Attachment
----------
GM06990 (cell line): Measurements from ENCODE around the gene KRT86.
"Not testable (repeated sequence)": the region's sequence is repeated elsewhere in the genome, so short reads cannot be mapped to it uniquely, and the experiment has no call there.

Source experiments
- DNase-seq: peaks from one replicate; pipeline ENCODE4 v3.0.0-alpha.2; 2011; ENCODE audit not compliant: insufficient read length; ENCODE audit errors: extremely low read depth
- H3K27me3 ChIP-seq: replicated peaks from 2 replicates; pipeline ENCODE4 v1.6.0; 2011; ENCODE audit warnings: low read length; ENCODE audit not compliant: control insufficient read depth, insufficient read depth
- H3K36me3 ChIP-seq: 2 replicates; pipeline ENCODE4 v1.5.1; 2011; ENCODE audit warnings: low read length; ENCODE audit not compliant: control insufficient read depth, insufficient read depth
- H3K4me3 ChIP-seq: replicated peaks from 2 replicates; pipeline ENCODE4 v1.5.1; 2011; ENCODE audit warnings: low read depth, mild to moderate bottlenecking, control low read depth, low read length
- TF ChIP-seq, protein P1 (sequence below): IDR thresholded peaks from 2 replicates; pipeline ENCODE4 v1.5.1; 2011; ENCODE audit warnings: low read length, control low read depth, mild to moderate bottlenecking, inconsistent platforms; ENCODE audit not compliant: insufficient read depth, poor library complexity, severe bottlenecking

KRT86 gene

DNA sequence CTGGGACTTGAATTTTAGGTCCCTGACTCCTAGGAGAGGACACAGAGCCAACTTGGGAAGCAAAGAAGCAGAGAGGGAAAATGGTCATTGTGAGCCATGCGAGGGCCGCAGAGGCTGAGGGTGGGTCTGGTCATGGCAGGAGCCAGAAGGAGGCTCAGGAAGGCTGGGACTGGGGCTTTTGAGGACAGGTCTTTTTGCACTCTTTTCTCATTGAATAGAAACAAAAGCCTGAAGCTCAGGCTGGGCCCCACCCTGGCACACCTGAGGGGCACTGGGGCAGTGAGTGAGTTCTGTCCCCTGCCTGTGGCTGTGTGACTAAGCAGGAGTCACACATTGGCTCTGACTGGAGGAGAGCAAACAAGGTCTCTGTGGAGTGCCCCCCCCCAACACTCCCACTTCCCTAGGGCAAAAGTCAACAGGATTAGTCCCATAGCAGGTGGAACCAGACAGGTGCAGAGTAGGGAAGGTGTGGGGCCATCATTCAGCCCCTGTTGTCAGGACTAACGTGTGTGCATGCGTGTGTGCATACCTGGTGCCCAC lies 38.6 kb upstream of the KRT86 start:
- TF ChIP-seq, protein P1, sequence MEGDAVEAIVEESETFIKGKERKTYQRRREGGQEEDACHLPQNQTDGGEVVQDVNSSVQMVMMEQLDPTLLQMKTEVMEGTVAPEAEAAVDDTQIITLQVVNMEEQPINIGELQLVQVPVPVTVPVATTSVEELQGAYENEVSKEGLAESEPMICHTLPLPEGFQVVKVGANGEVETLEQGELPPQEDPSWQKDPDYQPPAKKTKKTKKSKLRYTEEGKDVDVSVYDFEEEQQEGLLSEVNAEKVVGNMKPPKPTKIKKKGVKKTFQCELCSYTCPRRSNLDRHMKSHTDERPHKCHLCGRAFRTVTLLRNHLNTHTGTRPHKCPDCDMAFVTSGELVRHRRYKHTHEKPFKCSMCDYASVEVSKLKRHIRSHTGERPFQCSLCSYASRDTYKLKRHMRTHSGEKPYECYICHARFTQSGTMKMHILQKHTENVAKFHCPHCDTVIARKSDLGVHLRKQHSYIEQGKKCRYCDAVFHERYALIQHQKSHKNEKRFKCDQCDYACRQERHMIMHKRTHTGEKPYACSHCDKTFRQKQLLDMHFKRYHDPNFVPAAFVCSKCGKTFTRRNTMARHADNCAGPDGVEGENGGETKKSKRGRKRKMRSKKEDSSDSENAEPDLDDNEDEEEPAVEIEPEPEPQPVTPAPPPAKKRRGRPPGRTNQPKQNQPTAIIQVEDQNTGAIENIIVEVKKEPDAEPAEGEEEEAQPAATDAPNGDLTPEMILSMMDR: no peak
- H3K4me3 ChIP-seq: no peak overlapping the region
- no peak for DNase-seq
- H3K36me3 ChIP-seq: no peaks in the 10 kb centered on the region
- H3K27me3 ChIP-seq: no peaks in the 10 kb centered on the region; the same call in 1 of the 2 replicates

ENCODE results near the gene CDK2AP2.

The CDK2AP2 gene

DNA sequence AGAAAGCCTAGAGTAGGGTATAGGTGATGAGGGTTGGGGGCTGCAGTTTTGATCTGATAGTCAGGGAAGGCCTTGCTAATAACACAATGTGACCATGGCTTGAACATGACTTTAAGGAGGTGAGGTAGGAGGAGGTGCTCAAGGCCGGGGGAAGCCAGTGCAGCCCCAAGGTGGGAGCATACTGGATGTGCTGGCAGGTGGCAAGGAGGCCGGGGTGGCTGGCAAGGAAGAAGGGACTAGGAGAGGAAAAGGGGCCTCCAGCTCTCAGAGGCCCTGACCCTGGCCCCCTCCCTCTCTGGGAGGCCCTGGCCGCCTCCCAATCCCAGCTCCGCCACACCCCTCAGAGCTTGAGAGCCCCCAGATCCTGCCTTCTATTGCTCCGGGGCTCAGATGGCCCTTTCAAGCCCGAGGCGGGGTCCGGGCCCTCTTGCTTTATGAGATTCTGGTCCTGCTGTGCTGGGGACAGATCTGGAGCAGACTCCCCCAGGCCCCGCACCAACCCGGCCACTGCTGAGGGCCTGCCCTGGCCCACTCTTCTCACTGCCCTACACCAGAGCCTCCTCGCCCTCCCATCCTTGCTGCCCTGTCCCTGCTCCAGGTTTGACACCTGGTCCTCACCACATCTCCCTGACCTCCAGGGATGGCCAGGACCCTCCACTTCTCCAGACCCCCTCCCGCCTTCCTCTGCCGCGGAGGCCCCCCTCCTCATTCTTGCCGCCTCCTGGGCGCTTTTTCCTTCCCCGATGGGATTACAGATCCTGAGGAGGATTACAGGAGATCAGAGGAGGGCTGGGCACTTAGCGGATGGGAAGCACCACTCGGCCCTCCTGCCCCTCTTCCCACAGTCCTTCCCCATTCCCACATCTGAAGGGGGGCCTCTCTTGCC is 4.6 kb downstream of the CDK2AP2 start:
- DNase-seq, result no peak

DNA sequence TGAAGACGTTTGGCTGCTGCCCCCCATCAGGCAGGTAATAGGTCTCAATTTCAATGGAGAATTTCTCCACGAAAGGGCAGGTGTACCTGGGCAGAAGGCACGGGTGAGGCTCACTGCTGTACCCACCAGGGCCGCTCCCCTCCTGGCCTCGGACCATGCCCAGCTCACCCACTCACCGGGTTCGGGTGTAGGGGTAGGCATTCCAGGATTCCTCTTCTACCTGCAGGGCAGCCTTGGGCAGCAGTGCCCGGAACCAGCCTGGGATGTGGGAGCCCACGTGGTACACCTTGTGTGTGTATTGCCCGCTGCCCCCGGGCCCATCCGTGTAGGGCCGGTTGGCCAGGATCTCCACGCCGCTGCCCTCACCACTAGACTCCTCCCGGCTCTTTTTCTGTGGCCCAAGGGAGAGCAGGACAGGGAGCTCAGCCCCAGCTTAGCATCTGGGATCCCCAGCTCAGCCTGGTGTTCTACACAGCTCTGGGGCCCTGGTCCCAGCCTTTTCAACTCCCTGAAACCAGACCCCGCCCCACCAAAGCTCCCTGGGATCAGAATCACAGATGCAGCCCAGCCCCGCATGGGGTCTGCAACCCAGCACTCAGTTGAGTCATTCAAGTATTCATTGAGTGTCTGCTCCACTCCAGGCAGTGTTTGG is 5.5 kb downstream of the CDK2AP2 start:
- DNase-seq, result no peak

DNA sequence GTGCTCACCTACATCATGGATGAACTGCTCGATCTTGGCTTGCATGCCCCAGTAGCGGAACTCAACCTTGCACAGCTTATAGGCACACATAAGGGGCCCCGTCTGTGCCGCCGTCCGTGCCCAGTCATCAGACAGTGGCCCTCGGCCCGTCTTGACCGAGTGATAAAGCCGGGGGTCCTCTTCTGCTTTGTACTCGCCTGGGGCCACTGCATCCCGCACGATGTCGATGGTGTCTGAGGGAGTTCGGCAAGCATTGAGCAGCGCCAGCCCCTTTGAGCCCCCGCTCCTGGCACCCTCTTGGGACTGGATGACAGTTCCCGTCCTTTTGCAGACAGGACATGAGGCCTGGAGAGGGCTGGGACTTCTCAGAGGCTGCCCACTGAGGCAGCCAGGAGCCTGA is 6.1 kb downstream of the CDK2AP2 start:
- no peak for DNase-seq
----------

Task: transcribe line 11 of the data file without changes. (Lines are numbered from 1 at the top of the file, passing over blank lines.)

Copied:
- TF ChIP-seq, protein P1, sequence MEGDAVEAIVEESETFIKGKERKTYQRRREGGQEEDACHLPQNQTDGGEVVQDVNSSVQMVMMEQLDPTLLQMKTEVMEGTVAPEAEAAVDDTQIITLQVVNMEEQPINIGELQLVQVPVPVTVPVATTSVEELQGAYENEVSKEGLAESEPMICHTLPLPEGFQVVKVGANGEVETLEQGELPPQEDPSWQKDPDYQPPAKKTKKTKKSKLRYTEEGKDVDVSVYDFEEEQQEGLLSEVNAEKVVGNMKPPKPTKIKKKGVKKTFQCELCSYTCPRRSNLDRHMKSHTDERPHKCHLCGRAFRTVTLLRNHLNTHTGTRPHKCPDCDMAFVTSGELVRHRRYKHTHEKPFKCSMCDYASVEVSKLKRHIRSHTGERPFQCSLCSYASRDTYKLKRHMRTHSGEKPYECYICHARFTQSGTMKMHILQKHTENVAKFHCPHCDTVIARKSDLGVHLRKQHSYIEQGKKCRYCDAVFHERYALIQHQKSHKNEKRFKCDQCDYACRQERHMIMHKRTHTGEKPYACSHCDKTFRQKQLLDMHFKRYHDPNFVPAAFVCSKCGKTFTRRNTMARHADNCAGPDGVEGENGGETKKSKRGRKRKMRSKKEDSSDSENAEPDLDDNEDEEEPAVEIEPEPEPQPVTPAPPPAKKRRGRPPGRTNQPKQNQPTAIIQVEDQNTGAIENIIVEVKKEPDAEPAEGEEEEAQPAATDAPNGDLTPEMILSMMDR: no peak